Tuesday, May 23, 2006

Is Fannie Mae a Model for Bush Education & Health Care Strategies?

Dear President Bush,

Did you note the distortions incentive pay and executive bonuses caused at Fannie Mae, the government mandated home mortgage company? It resulted in 7 straight years of accounting fraud and overstated financial performance of $11 billion. The fiction allowed management to meet their performance targets thus ensuring senior leaders collected millions in bonuses.

Are you aware of the parallels between the Fannie Mae compensation system which rewards performance and your lead strategies in education and healthcare? Systems that incentivize good performance and punish bad performance distort the larger organization in and of themselves. They encourage leaders to optimize their pay, usually at the cost of the greater mission. Fannie Mae, the second largest financial institution in America, is the latest such example.

Yet, this model is the core of your education initiative, No Child Left Behind. How many upstanding education systems will be distorted by scampering for rewards? Which ones will pull a Fannie Mae and fabricate results so they can get the prize?

The rage in health care is how to incentivize providers to deliver high quality care. The federal government and private insurers wish to offer physicians and providers a financial reward for exemplary performance. The flip side of the coin is punishment should that reward not be received.

Are you aware money is an extrinsic motivator? Do you believe health care professionals lack the internal or intrinsic motivation to deliver high quality health care? Do you know extrinsic motivators destroy our natural internal, intrinsic motivation?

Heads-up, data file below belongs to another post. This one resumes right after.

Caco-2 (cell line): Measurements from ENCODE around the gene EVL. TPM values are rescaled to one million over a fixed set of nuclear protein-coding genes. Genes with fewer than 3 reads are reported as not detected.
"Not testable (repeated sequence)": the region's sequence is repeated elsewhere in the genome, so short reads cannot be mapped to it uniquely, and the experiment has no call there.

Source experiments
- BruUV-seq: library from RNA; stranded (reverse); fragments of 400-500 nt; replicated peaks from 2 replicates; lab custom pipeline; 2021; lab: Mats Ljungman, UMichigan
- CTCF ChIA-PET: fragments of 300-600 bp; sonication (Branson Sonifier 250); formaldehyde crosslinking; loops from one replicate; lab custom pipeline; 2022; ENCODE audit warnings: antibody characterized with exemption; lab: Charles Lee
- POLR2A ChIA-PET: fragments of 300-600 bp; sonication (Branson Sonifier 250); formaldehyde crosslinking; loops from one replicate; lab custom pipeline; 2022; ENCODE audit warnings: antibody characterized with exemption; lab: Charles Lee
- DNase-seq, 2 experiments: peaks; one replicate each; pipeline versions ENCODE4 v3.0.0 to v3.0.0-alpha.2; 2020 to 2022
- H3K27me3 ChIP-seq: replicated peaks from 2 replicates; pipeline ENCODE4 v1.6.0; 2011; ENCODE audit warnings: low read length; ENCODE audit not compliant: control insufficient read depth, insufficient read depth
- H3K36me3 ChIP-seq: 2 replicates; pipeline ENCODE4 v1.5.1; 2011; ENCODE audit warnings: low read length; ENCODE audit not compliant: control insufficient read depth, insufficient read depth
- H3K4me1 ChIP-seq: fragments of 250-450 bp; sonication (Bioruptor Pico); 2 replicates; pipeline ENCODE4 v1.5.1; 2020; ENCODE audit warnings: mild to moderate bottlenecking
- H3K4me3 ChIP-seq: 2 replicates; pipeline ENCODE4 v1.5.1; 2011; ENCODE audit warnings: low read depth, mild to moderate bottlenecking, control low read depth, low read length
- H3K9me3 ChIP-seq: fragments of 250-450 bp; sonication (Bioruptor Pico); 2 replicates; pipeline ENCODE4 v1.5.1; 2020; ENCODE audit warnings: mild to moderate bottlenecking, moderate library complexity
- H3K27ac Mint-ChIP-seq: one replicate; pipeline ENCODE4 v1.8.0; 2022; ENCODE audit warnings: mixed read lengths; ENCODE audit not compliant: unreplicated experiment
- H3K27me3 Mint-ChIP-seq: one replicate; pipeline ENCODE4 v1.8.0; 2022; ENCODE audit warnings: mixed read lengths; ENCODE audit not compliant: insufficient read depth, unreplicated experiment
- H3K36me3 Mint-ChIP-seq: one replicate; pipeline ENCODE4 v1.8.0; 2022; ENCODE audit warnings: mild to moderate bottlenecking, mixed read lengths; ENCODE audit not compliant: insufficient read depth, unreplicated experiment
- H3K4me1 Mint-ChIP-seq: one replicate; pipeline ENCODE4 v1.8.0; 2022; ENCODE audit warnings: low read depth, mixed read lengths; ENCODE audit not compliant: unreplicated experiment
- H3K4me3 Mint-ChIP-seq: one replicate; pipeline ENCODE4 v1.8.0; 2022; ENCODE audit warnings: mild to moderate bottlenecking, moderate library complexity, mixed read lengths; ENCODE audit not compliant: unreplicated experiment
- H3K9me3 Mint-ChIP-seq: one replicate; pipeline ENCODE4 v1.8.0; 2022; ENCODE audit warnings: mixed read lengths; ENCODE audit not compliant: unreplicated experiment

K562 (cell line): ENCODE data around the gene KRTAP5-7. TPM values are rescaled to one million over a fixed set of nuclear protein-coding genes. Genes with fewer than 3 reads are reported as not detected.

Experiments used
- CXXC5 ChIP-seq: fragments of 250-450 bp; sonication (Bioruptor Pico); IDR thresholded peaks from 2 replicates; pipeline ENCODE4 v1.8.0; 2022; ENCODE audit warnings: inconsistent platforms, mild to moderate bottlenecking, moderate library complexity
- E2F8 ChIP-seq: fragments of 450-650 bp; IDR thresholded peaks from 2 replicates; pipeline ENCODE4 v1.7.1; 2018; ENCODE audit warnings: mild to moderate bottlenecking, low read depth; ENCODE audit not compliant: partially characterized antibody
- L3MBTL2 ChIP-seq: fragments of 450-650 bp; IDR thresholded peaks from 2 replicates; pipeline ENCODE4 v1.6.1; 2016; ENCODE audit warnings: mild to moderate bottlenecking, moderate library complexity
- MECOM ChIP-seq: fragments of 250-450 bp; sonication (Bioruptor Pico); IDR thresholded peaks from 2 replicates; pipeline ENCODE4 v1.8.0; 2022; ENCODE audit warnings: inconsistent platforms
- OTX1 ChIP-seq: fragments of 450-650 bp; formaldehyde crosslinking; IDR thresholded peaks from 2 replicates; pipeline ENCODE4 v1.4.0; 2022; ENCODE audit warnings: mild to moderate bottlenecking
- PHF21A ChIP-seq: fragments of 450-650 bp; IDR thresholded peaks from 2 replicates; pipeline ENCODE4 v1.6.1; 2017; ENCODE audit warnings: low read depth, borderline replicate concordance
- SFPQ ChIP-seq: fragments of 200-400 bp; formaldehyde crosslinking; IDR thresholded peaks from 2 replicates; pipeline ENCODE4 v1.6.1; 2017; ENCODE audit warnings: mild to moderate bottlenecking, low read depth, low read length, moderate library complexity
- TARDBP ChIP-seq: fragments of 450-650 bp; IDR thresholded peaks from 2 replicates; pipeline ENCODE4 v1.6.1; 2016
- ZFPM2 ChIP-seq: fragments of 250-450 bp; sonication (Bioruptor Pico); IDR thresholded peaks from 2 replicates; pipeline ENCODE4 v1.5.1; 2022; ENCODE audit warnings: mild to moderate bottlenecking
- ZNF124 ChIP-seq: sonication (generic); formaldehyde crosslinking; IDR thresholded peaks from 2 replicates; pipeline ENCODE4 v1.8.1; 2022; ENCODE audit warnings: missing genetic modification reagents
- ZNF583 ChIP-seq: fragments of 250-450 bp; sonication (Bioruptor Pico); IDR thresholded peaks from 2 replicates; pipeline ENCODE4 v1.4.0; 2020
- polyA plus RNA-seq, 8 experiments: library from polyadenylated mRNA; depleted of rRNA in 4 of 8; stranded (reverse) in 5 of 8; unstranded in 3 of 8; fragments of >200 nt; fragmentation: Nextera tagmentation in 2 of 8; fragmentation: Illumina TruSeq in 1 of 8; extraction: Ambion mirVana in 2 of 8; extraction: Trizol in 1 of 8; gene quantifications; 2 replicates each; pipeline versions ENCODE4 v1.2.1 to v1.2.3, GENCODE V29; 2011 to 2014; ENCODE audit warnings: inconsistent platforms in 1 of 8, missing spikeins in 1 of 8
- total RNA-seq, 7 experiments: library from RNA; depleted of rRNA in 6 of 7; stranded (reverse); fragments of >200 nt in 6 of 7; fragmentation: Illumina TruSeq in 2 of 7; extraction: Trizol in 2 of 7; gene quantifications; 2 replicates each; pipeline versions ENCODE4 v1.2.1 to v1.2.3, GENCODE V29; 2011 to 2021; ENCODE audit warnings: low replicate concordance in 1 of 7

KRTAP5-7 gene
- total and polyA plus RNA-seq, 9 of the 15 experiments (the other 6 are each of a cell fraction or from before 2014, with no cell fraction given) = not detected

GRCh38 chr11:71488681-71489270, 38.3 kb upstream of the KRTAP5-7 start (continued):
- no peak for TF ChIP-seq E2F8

Besides layering a distorting compensation system onto an education or health care organization, your initiatives will destroy many people’s natural intrinsic motivation to do a good job teaching, nursing, helping others in our society.

Systems produce results. The Stanford Prison Experiment showed how taking a group of college students, randomizing them into guards and prisoners produces competitive, win/lose, power over systems. The Fannie Mae incentive bonus system for senior leaders showed how the organization lied, cheated, and stole to insure their chiefs got their bonuses.

What other systems exist that distort behavior to the greater societal loss? Campaign finance is one. Fannie Mae’s corporate little brother, Freddie Mac, did major political influence buying to the point of a $3.8 million Federal Election Commission fine in 2006. Freddie Mac donated $6.6 million in the 2000 & 2002 election cycles, 57% to Republican and 43% to Democrats. What did that buy them?

As the Fannie Mae example clearly shows, bad systems produce unseemly results. The people are now well aware of the rampant corporate influence buying in our hallowed halls of government. Those same halls now push incentive systems that distort the organizations educating our children and healing our citizens. Can things get any worse from a leadership standpoint? I am afraid to consider the possible answers to that question….

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